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As a salaried employee in Washington state, can my employer REQUIRE that I work more than 40 hours per week?

Renton, WA |

My normal work week is 40 hours per week. However, at a minimum of once a month, my employer REQUIRES that I work on projects on a Saturday. My employer used to compensate me for the hours during the next week (ie. a day off or half a day). My employer stopped offering compensation hours, but still requires that I work the additional hours every month. Where would I find any laws relating to this issue? Thank you for your help.

Attorney Answers 1


Whether paying an employee a lump sum (a salary) or by the hour is just a method of payment. The method of payment does not determine whether the employer must pay the employee overtime.

The state and federal governments determine which employees must be paid overtime and when overtime must be paid. If an employee is not exempt from being paid overtime, the employer does not get out of paying overtime by merely changing the method of payment or by "agreeing" with the employee not to pay overtime.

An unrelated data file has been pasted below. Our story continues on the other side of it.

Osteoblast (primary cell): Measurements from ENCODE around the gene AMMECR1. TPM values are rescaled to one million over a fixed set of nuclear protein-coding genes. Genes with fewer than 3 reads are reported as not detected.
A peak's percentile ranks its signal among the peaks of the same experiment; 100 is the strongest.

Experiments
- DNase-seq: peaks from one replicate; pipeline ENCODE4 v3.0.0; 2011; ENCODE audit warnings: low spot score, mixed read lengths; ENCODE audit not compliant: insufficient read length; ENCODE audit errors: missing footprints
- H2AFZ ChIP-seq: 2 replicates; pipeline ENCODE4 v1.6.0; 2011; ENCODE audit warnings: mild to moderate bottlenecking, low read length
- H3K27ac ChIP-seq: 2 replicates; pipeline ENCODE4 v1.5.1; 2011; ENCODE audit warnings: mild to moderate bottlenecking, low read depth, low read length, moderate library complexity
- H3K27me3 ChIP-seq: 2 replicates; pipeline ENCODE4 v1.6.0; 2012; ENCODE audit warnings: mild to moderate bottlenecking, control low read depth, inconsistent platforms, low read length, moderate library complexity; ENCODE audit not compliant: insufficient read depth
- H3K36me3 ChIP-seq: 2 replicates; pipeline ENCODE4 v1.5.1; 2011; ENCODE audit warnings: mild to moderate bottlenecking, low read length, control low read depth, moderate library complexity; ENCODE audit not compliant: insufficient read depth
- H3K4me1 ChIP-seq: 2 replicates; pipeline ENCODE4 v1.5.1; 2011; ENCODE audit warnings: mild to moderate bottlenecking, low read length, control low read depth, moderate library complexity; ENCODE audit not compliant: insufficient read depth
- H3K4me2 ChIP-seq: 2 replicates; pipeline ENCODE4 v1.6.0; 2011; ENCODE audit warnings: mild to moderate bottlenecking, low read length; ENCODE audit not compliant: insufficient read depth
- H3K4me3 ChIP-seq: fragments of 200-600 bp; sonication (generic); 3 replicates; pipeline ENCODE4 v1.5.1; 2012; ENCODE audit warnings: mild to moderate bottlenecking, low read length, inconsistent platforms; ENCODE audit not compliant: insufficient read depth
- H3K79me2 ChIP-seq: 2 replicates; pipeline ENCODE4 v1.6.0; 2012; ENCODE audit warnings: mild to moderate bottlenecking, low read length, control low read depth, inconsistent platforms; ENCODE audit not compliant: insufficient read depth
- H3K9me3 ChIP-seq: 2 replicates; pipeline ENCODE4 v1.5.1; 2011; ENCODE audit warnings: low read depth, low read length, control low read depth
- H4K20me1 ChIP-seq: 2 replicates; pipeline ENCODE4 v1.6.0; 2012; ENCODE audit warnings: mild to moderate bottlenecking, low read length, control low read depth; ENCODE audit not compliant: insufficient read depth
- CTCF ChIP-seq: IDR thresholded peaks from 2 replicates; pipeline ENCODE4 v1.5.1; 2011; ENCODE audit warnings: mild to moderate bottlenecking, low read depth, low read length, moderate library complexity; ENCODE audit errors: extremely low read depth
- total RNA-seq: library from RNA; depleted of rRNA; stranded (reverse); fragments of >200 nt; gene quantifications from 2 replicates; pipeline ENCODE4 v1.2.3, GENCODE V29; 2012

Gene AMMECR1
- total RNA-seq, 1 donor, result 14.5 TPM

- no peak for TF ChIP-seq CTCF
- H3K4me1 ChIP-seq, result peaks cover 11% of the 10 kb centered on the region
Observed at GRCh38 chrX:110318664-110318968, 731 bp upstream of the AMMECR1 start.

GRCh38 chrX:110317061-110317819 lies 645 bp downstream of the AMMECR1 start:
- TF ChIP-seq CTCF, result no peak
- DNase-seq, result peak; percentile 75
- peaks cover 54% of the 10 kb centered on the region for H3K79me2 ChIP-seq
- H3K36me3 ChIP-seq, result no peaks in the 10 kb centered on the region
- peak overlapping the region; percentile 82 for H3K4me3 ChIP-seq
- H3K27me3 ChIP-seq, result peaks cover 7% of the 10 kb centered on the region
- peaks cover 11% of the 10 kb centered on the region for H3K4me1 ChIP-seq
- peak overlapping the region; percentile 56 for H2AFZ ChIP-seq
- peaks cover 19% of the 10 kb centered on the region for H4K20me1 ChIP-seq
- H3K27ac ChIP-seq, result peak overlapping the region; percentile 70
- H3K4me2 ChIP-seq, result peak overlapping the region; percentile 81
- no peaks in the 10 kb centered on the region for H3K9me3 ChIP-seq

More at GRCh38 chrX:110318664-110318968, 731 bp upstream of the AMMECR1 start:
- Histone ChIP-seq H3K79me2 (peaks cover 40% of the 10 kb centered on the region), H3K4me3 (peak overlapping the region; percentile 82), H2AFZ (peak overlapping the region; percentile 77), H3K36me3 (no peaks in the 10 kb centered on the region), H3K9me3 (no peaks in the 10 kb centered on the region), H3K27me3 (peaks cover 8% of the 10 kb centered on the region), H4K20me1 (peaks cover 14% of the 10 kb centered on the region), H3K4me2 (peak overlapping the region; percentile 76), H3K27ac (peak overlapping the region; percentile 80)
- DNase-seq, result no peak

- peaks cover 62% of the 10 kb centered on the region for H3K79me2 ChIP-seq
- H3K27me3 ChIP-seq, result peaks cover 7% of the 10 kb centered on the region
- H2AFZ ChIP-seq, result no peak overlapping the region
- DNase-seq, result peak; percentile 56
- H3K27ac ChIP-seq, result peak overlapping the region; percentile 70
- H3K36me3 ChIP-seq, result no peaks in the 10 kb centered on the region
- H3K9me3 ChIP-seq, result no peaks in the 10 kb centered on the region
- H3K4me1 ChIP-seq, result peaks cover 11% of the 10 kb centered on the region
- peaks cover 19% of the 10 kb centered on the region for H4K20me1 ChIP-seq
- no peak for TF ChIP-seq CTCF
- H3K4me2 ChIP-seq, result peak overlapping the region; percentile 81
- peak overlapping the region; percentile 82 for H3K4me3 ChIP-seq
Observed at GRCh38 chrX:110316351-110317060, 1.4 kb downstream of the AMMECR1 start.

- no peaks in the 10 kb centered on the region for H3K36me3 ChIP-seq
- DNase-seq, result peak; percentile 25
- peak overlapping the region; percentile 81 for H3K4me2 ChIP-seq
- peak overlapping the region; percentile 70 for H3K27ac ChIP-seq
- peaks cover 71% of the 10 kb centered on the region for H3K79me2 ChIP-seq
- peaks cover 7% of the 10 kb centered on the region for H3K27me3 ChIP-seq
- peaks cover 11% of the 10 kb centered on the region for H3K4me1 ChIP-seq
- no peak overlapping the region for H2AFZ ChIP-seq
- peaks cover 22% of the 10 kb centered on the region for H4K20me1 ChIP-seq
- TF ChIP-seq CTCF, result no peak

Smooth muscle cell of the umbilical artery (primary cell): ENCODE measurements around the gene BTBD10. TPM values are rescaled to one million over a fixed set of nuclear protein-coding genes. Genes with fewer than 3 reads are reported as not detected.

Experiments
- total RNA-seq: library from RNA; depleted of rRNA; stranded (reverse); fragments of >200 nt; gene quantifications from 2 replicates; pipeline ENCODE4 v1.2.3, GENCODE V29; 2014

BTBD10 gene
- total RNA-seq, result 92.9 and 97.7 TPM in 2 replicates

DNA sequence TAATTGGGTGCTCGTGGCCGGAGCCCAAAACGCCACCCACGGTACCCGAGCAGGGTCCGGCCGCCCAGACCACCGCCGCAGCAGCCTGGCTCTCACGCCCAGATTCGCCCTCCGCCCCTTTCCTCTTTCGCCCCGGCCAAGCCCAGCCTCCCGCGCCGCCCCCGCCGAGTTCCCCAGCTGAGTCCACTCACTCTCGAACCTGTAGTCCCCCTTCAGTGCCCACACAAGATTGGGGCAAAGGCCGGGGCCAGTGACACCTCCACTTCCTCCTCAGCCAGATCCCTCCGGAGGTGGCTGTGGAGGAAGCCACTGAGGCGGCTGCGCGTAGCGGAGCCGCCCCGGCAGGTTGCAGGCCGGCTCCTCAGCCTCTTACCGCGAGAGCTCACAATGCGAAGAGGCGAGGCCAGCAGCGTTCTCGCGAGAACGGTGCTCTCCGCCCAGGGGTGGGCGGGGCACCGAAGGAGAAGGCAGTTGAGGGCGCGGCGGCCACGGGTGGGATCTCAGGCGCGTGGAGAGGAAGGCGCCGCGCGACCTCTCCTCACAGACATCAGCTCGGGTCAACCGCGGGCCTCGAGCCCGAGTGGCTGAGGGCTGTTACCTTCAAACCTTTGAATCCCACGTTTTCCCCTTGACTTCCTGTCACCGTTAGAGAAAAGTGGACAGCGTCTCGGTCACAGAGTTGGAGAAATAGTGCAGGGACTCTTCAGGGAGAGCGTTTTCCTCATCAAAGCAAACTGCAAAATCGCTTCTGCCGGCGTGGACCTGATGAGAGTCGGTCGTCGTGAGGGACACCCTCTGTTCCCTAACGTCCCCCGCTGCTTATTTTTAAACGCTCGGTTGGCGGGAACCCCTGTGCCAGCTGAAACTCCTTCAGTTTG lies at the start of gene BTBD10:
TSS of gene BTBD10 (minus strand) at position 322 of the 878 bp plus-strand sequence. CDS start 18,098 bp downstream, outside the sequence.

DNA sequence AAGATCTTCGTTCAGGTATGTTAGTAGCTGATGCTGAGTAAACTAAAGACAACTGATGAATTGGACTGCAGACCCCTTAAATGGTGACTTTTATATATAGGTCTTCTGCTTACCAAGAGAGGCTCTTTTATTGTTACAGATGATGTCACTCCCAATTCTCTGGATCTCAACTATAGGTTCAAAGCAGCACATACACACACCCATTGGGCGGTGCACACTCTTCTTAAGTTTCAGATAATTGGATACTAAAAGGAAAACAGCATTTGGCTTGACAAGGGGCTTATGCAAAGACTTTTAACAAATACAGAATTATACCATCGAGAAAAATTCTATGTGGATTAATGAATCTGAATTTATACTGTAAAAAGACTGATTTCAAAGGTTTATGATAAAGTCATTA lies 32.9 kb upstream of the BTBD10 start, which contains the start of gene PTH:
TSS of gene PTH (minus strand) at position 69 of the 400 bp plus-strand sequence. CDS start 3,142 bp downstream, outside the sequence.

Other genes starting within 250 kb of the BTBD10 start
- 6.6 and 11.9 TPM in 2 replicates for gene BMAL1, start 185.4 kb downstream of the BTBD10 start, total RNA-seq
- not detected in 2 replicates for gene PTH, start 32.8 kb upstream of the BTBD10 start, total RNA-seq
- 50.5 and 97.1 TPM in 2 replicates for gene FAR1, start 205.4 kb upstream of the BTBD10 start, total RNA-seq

Most employers in WA are regulated by WA Labor & Industries. Your employer likely is regulated by L&I.

You can review the information provided by L&I to see whether you are entitled to overtime pay under WA laws: .

If you are not legally entitled to be paid overtime, your employer can require you to work more than 40 hours per workweek unless your industry is one of those (such as truck driving) whose hours are regulated.

The law is also very flexible in when an employer can schedule to work. Unless you have a religious reason to not work on Saturdays, your employer likely can require you to work on Saturdays unless the employer is unlawfully discriminating against you.

L&I has a lot of information at its website. If you still think the employer is wrong after reviewing the information, you should review your specific facts with your attorney to find out your legal options.

Filing a complaint directly with L&I is free. If your employer is regulated by L&I and L&I thinks your employer is violating the laws, L&I will investigate the employer and fine it if L&I finds the employer violates the laws.

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